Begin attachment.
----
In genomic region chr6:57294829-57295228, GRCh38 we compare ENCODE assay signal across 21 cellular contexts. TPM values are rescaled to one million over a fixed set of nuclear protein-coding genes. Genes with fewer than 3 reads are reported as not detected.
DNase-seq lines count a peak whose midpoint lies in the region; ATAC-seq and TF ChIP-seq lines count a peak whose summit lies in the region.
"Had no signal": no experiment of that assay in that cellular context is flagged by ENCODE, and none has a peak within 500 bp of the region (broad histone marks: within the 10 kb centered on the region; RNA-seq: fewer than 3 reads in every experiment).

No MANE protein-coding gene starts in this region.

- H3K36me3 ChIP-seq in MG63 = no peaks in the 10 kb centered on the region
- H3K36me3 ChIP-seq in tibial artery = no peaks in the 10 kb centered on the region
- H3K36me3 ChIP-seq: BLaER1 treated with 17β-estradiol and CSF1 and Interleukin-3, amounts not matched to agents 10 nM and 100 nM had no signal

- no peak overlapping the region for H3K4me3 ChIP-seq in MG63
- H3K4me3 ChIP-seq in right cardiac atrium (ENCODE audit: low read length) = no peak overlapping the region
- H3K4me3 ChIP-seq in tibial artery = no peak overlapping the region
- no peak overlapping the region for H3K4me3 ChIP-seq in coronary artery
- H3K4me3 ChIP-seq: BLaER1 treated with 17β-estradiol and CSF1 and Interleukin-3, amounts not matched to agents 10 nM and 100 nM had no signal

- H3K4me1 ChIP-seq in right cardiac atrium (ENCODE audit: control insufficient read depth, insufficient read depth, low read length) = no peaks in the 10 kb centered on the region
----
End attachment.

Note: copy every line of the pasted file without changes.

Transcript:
In genomic region chr6:57294829-57295228, GRCh38 we compare ENCODE assay signal across 21 cellular contexts. TPM values are rescaled to one million over a fixed set of nuclear protein-coding genes. Genes with fewer than 3 reads are reported as not detected.
DNase-seq lines count a peak whose midpoint lies in the region; ATAC-seq and TF ChIP-seq lines count a peak whose summit lies in the region.
"Had no signal": no experiment of that assay in that cellular context is flagged by ENCODE, and none has a peak within 500 bp of the region (broad histone marks: within the 10 kb centered on the region; RNA-seq: fewer than 3 reads in every experiment).

No MANE protein-coding gene starts in this region.

- H3K36me3 ChIP-seq in MG63 = no peaks in the 10 kb centered on the region
- H3K36me3 ChIP-seq in tibial artery = no peaks in the 10 kb centered on the region
- H3K36me3 ChIP-seq: BLaER1 treated with 17β-estradiol and CSF1 and Interleukin-3, amounts not matched to agents 10 nM and 100 nM had no signal

- no peak overlapping the region for H3K4me3 ChIP-seq in MG63
- H3K4me3 ChIP-seq in right cardiac atrium (ENCODE audit: low read length) = no peak overlapping the region
- H3K4me3 ChIP-seq in tibial artery = no peak overlapping the region
- no peak overlapping the region for H3K4me3 ChIP-seq in coronary artery
- H3K4me3 ChIP-seq: BLaER1 treated with 17β-estradiol and CSF1 and Interleukin-3, amounts not matched to agents 10 nM and 100 nM had no signal

- H3K4me1 ChIP-seq in right cardiac atrium (ENCODE audit: control insufficient read depth, insufficient read depth, low read length) = no peaks in the 10 kb centered on the region